Other people deal with the time issue more obliquely. Consider the DOM trader who is trying to run the big money orders. Their “time decision” (i.e. when do I enter), is largely solved in an instant.


Most people will not want to hold a trade ‘too long’ but often the need for patience (a time related attribute) is the dominant song.


When you think about it though, there aren’t many common tools for dealing with the time aspect: when to enter, how long price should take to move, how long to wait for it, when to exit. Gann cycles and Fib time intervals are esoteric, and possibly useless. Elliott Wave Theory postulates that price action should unfold over time in a certain way, but makes no quantifications.


Yet despite all this, when you start looking at the market as a reflection of the real world, it’s very hard to escape time. The open of each trading session inspires periodic injections of liquidity and activity. These sessions even influence which pairs are more active. Also many major players have specific time constraints on how they operate – you can’t sit on client orders forever, you have to get them filled! We know that people use charts that are divided into arbitrary periods, and that they are likely to take action as these periods turn over, and less frequently in between. Known is the fact that the spot market interacts with time-based derivatives (options). More importantly, we know that major action can begin from well traversed price areas. But there’s something that promotes a breakout this time. Time is intensely interwoven into the basic structure of the market, yet it’s hard to really pin down how to work with it from a trading point of view, other than working with known key time points (opens, closes, news releases).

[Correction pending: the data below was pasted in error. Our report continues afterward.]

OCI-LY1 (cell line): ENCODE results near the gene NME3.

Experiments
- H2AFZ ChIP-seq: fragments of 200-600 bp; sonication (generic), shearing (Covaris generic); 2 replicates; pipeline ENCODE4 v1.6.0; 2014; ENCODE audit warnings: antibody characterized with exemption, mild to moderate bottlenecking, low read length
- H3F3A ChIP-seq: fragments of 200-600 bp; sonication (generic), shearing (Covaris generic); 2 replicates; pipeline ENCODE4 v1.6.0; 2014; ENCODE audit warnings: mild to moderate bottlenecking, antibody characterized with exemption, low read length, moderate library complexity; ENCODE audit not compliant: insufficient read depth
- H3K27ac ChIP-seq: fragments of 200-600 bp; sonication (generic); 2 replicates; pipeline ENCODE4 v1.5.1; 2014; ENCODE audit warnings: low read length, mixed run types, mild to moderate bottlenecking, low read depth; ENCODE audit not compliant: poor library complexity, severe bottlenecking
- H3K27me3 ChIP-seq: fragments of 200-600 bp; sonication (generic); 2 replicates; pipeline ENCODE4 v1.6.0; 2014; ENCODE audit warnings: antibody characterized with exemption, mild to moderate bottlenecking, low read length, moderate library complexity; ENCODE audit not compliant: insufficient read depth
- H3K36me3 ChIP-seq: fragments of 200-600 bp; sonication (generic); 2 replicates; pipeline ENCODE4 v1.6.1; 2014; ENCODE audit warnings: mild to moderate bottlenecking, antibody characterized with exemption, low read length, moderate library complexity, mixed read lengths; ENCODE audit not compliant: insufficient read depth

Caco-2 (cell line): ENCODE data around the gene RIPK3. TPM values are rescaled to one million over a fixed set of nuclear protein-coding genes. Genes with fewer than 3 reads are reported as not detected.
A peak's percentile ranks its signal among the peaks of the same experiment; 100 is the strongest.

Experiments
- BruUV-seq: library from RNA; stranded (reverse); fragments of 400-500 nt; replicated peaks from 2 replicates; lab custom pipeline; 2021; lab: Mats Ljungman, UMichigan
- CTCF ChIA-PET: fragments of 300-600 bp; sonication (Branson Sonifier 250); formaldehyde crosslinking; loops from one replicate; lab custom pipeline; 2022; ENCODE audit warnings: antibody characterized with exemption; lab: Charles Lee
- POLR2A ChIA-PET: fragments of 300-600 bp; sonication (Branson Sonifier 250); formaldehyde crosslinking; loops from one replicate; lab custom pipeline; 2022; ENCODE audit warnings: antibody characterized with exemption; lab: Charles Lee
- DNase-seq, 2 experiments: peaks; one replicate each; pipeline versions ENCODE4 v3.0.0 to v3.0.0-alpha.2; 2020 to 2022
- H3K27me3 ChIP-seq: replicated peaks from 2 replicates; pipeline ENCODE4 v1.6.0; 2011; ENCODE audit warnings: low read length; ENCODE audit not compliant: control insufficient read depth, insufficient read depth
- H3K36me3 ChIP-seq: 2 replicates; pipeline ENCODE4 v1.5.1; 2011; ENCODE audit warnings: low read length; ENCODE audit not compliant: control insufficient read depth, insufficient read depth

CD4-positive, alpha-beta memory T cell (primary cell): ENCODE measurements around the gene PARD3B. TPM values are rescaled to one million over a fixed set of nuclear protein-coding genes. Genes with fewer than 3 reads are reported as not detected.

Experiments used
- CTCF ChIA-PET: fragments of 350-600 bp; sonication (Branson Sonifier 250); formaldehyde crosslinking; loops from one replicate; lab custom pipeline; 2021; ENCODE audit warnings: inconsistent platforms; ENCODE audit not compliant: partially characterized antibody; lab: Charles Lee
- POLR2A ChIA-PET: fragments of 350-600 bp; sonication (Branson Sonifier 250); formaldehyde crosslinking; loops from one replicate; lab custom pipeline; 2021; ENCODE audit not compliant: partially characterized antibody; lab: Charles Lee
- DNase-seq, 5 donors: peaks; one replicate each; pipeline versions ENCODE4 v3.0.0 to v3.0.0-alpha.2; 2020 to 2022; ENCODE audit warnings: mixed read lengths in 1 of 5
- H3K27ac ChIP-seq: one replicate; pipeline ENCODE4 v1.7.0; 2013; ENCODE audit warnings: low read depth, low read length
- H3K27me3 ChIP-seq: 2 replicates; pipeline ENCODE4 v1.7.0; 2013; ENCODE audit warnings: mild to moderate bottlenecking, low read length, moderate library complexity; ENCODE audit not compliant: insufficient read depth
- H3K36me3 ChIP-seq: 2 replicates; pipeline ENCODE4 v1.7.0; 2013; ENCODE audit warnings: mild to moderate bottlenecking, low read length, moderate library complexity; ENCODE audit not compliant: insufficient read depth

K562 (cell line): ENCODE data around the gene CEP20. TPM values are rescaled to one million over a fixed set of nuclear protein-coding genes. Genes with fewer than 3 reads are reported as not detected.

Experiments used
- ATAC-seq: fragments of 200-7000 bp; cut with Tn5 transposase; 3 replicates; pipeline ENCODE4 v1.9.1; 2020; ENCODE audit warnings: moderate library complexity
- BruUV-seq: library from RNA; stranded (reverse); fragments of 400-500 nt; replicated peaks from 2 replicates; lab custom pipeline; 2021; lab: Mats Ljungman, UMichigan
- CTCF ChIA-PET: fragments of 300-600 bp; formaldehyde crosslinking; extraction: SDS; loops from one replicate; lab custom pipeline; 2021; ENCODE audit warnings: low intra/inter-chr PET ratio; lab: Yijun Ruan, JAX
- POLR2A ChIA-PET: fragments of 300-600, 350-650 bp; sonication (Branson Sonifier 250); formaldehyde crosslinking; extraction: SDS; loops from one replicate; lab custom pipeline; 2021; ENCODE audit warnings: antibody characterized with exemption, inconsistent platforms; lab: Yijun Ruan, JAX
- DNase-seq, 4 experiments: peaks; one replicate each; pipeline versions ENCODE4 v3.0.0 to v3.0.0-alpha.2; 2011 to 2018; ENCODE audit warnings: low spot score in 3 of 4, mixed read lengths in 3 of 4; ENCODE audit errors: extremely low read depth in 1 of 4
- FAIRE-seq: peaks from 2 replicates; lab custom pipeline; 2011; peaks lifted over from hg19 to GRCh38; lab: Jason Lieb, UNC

time in trading

 

CONCLUSION- Does really time matter

As a matter of fact- yes! No matter how underestimated or badly expressed it is, time continues to be a leading factor in trading. Without time trading cannot exist. The reason why this crucial factor is so underrepresented in the literature still eludes my mind. Maybe there will a brand new trading strategy purely based on time.
 

time in tradingProbably you have some thoughts related to time that want to
share with the rest of us in the comments below:

 

One way or another, time is taking a great place in our trading with or without our realisation. That is one of the main reasons why I have decided to create this article. Time takes a central role in price action trading and that is one of the major reasons why I trade with New York Close charts.

About the author: Colibri Trader is a price action trader that is constantly looking for the apha. In the meantime, he does not forget to enjoy life, travel and even mentor other traders. This article was originally published here.

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An interesting topic. From my short experience I would split it to terms: time and timing.

Where time is a relative value helping you to analyze the data. And timing as point in time when you decide to enter and exit a position.